Recently I had the opportunity to interview Thomas Riegsecker, the founder of Basilisk Games. He and his team have slaved over the classic RPG titles Eschalon Book 1 & Book 2, meeting critical acclaim among the echelons (hehe, I made a funny) of independent game developers and reviewers. In this interview, we take a look at both past and present, as well as the future of Eschalon in it’s third and final release, Book 3.
What’s the story behind the formation of Basilisk games?
I worked as a Network Technician / Administrator for a number of years prior to starting Basilisk Games. In 2005 I lost my job and after suffering through several interviews, I decided I never wanted to work for anyone else again. So I drew on my life savings and started developing Book I. The company slowly solidified around that first game during the two-and-a-half year development cycle.
The classic RPG has a very distinct voice to it in terms of the story it tells. What does that voice say to you?
I don’t think it is so much the story itself, but rather the way it is told that makes a classic RPG meaningful to me. I mean, the setting can be almost anything- high fantasy, sci-fi, steampunk, post-apocalyptic, or even modern day. What defines the classic RPG is the openness- being able to walk about freely, with seemingly unlimited ways to develop your character, and multiple ways to solve quests.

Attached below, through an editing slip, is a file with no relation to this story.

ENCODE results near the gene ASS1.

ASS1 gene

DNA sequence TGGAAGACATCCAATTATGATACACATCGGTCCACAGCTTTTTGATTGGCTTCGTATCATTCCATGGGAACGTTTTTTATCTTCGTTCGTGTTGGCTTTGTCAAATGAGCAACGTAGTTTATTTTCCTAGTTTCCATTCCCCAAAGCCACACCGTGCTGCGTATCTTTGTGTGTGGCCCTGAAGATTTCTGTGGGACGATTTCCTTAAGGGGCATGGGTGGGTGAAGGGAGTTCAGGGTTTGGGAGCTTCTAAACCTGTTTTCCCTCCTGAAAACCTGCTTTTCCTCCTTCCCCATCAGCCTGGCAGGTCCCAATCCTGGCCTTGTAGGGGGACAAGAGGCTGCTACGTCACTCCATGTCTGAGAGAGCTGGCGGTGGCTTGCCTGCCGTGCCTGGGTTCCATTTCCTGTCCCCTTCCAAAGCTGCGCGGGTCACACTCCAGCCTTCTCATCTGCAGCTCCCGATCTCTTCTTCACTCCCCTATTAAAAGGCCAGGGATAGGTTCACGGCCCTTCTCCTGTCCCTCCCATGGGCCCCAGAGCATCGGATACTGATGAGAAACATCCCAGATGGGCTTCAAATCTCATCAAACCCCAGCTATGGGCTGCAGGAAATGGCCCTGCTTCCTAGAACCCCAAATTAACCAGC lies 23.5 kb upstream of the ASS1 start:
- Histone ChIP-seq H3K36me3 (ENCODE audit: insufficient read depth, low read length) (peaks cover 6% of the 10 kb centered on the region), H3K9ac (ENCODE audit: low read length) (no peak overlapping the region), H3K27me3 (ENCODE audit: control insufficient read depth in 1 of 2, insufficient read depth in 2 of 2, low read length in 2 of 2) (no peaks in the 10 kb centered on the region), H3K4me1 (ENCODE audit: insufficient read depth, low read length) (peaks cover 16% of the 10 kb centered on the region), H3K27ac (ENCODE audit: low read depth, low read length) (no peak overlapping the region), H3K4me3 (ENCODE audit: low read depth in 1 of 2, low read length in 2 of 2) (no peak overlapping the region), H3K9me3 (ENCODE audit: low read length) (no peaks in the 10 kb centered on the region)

Modern RPGs are little more than interactive stories: cut scenes linked together with staged fights. You really can’t lose no matter how bad you are at role-playing- just follow the arrows and tap the spacebar to advance the story. But with classic RPGs, you really have to put thought into your character build; you have to fight successfully and explore thoroughly in order to advance through the game.
What made you choose this style over a more [modern] take on the RPG?
It’s just so much more enjoyable to me. For example, when I start a game of Ultima 5, there is a tremendous sense of how much explorable world there is around me. And it’s all open, just waiting for me to tackle it! The storyline unfolds only as I talk to NPCs, at my pace. This gives a player the sensation of feeling part of a living, virtual world, not just that they are clicking through a digital movie with limited interaction. That is what I wanted to capture with Eschalon- this unique gameplay style of golden-age CRPGs that is not being produced by mainstream developers anymore.